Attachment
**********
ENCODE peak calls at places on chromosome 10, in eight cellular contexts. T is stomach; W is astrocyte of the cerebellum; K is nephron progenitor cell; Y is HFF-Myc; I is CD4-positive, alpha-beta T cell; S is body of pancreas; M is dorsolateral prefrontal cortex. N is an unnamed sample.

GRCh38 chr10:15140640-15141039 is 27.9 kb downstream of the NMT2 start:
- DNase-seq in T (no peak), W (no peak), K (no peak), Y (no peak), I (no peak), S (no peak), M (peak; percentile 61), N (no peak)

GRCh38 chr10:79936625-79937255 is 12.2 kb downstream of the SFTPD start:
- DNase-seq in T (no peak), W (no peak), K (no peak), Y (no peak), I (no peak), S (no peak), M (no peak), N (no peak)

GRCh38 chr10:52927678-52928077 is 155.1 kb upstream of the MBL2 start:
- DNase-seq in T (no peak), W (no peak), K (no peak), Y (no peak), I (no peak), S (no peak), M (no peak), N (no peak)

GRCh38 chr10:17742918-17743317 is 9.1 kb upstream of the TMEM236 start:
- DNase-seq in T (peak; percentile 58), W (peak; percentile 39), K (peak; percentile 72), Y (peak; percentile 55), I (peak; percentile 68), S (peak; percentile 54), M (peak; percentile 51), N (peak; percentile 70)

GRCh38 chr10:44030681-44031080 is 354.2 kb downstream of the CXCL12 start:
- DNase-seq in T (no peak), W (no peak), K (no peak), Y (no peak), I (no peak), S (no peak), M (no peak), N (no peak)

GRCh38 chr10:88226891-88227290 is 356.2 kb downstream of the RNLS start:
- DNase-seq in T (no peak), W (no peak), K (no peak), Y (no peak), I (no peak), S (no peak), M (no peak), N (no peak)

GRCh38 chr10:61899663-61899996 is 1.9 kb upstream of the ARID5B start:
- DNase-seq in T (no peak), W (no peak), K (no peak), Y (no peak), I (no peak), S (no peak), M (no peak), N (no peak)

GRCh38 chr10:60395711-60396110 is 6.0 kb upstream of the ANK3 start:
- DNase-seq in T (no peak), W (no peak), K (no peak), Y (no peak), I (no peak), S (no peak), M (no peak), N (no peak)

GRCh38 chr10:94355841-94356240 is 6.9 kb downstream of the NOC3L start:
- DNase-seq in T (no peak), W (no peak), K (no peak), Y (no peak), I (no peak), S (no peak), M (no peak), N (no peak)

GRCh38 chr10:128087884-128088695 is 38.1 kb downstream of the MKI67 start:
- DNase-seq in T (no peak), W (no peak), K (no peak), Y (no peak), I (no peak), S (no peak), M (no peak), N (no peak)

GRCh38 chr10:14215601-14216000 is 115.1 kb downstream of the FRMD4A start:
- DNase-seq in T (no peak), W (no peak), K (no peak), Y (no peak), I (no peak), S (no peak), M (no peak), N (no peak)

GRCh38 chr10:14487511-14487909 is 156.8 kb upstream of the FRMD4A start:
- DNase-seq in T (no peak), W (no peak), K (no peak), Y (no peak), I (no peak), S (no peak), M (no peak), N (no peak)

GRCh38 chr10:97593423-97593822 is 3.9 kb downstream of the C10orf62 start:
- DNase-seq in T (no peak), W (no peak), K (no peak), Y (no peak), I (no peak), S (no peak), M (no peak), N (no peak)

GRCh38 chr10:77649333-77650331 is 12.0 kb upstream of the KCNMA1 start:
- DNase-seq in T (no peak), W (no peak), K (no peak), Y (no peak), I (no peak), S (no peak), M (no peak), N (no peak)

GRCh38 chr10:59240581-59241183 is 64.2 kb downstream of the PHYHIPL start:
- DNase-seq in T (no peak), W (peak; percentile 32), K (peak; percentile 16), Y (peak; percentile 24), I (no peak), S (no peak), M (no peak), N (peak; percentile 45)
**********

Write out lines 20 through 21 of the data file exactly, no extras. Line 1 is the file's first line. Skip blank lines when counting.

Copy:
GRCh38 chr10:128087884-128088695 is 38.1 kb downstream of the MKI67 start:
- DNase-seq in T (no peak), W (no peak), K (no peak), Y (no peak), I (no peak), S (no peak), M (no peak), N (no peak)